Like Van Gogh, Poe or original Pink Floyd frontman Syd Barrett, science-fiction author Philip K. Dick is linked to a legend about his own madness that is as famous as anything he produced as an artist.
"There are so many labels on this man: visionary, drug fiend, recluse," says John Gresh, who stars as Dick in Caravan Theatre Company's local-premiere production of 800 Words: The Transmigration of Philip K. Dick. "To get into his mind space was a challenge, to say the least."
From 1951 to 1982, Dick produced 44 novels, dozens of short stories and an 8,000-page "exegesis" on the nature of the universe (supposedly supplied by a cosmic being called "Zebra") all while loaded up on illicit drugs and health-store vitamins. A cult of fans and a crop of Hollywood adaptations (Blade Runner, Minority Report, Total Recall) came only after his death, so Dick lived dirt-poor in the San Francisco Bay area, mixing with political radicals and paranoid about government surveillance.
The inspired-madman idea anchors 800 Words, written by Victoria Stewart in 2003. It's set on the last day of Dick's life, but "time is not linear and characters morph into other characters," says Gresh.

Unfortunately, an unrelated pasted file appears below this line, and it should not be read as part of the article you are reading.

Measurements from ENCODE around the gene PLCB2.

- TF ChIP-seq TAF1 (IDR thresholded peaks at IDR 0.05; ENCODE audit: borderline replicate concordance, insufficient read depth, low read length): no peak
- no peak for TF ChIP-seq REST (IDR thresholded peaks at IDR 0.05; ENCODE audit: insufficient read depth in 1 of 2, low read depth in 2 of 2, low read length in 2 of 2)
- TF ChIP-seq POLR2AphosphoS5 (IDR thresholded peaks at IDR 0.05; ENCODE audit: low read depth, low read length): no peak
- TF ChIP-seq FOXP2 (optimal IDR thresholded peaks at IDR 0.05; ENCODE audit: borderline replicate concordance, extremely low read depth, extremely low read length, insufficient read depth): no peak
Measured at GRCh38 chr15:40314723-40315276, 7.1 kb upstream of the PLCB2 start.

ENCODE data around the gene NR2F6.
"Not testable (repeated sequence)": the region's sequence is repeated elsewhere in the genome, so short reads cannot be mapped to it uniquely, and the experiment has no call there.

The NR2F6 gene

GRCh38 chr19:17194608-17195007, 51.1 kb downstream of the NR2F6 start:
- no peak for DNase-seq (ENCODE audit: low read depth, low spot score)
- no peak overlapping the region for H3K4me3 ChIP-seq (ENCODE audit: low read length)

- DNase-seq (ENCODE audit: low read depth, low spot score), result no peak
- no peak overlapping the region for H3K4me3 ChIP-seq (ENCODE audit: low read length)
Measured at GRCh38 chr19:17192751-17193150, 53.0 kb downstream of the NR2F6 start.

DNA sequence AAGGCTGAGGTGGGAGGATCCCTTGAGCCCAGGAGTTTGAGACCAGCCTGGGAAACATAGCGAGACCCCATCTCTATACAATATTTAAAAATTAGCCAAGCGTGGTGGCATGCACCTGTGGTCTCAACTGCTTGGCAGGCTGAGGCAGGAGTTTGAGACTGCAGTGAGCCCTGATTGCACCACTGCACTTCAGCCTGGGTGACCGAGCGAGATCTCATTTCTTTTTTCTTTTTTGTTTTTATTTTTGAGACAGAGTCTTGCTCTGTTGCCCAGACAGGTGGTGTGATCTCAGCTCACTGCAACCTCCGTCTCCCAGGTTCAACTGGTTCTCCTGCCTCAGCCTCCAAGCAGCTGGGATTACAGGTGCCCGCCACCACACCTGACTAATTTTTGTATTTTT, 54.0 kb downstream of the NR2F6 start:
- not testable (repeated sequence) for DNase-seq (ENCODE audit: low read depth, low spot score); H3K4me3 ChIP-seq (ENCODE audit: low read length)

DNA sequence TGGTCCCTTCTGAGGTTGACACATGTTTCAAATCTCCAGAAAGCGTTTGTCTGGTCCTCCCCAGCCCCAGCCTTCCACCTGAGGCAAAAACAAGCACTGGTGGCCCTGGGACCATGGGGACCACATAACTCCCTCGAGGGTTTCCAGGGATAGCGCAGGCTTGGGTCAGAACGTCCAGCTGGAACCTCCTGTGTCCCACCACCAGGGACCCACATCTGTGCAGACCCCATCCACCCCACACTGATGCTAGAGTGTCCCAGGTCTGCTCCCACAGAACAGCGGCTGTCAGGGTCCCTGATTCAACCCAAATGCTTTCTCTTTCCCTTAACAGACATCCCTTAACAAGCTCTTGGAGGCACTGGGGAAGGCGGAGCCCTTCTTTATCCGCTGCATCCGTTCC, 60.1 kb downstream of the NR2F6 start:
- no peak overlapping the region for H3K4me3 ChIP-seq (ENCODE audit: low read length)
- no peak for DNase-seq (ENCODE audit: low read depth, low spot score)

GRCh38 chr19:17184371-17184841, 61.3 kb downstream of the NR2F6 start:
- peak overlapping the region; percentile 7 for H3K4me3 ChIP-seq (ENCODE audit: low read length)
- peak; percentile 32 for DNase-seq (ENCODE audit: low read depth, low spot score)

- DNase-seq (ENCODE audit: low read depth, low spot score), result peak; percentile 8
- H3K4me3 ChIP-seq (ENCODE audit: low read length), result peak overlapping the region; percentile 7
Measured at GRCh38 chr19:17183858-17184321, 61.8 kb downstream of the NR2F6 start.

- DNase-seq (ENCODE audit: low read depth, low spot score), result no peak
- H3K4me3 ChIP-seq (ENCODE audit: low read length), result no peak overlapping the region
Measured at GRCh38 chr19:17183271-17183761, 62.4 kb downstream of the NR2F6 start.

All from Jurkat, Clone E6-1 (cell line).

Dick's novels were filled with twists, turns and epic head trips. If you're one of his protagonists, the best-case scenario is learning that other characters are aliens, robots, deities, hallucinations and/or dead. Worst-case scenario: You discover you are one of the above. Accordingly, in 800 Words, Stewart created the role of an 18-year-old drug-dealer who might be Dick's twin sister (who died at birth) and a fourth-wall-breaking appearance by the playwright herself.
Dana Hardy Bingham plays the one character who definitely exists outside Dick's head: his fifth wife, Tessa, who tries to bring him back from his divine vision. Bingham originated the role at the Iowa theater festival where 800 Words debuted. It's been staged several times; Minneapolis' CityPages included a 2009 production on its top-10 list.
"This is the kind of play [Caravan] was founded to do, something a larger theater wouldn't take a risk on," say Bingham, a company co-founder. She hopes to draw people who usually wouldn't see a play. "This isn't typical theater," she says. "I've been seeing theater for 30 years, and I haven't seen anything like this."